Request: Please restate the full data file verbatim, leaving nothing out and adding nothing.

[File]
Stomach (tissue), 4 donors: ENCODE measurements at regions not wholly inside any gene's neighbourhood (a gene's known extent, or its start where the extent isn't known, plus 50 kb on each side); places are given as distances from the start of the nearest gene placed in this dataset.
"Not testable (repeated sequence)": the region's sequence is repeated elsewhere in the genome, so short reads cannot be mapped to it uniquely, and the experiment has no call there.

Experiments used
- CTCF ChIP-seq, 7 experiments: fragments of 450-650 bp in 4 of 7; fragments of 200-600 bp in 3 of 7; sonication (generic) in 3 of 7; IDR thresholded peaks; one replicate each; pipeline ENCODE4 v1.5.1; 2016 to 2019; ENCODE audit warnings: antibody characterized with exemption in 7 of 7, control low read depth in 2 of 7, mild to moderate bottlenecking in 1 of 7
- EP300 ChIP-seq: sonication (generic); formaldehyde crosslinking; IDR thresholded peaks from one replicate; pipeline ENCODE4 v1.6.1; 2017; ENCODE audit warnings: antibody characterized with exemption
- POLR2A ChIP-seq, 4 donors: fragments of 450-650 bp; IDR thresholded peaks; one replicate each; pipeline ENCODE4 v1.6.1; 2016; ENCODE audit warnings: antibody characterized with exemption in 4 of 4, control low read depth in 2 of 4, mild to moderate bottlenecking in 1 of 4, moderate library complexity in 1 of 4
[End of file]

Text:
Stomach (tissue), 4 donors: ENCODE measurements at regions not wholly inside any gene's neighbourhood (a gene's known extent, or its start where the extent isn't known, plus 50 kb on each side); places are given as distances from the start of the nearest gene placed in this dataset.
"Not testable (repeated sequence)": the region's sequence is repeated elsewhere in the genome, so short reads cannot be mapped to it uniquely, and the experiment has no call there.

Experiments used
- CTCF ChIP-seq, 7 experiments: fragments of 450-650 bp in 4 of 7; fragments of 200-600 bp in 3 of 7; sonication (generic) in 3 of 7; IDR thresholded peaks; one replicate each; pipeline ENCODE4 v1.5.1; 2016 to 2019; ENCODE audit warnings: antibody characterized with exemption in 7 of 7, control low read depth in 2 of 7, mild to moderate bottlenecking in 1 of 7
- EP300 ChIP-seq: sonication (generic); formaldehyde crosslinking; IDR thresholded peaks from one replicate; pipeline ENCODE4 v1.6.1; 2017; ENCODE audit warnings: antibody characterized with exemption
- POLR2A ChIP-seq, 4 donors: fragments of 450-650 bp; IDR thresholded peaks; one replicate each; pipeline ENCODE4 v1.6.1; 2016; ENCODE audit warnings: antibody characterized with exemption in 4 of 4, control low read depth in 2 of 4, mild to moderate bottlenecking in 1 of 4, moderate library complexity in 1 of 4